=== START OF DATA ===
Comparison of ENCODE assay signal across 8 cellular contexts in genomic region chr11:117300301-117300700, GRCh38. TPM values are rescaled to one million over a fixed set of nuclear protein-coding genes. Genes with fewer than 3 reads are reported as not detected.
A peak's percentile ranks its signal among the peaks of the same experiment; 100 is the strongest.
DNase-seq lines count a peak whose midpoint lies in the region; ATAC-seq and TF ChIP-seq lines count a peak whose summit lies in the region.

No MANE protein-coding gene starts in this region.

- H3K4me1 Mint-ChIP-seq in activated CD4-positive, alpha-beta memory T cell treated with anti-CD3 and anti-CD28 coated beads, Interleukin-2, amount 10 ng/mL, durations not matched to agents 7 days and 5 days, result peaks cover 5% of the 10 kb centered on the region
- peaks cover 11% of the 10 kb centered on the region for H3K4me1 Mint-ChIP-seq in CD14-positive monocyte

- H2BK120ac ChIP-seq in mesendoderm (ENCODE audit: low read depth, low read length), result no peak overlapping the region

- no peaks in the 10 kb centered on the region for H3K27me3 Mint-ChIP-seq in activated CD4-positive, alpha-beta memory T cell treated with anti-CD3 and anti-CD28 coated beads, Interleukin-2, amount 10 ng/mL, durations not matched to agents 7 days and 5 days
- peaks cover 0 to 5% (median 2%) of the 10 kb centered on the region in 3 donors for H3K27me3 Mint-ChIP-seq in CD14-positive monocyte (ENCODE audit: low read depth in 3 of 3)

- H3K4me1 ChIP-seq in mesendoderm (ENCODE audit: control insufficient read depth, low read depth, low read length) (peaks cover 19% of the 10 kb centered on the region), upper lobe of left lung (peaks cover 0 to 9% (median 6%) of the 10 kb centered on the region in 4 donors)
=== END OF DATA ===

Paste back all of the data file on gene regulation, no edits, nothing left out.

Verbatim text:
Comparison of ENCODE assay signal across 8 cellular contexts in genomic region chr11:117300301-117300700, GRCh38. TPM values are rescaled to one million over a fixed set of nuclear protein-coding genes. Genes with fewer than 3 reads are reported as not detected.
A peak's percentile ranks its signal among the peaks of the same experiment; 100 is the strongest.
DNase-seq lines count a peak whose midpoint lies in the region; ATAC-seq and TF ChIP-seq lines count a peak whose summit lies in the region.

No MANE protein-coding gene starts in this region.

- H3K4me1 Mint-ChIP-seq in activated CD4-positive, alpha-beta memory T cell treated with anti-CD3 and anti-CD28 coated beads, Interleukin-2, amount 10 ng/mL, durations not matched to agents 7 days and 5 days, result peaks cover 5% of the 10 kb centered on the region
- peaks cover 11% of the 10 kb centered on the region for H3K4me1 Mint-ChIP-seq in CD14-positive monocyte

- H2BK120ac ChIP-seq in mesendoderm (ENCODE audit: low read depth, low read length), result no peak overlapping the region

- no peaks in the 10 kb centered on the region for H3K27me3 Mint-ChIP-seq in activated CD4-positive, alpha-beta memory T cell treated with anti-CD3 and anti-CD28 coated beads, Interleukin-2, amount 10 ng/mL, durations not matched to agents 7 days and 5 days
- peaks cover 0 to 5% (median 2%) of the 10 kb centered on the region in 3 donors for H3K27me3 Mint-ChIP-seq in CD14-positive monocyte (ENCODE audit: low read depth in 3 of 3)

- H3K4me1 ChIP-seq in mesendoderm (ENCODE audit: control insufficient read depth, low read depth, low read length) (peaks cover 19% of the 10 kb centered on the region), upper lobe of left lung (peaks cover 0 to 9% (median 6%) of the 10 kb centered on the region in 4 donors)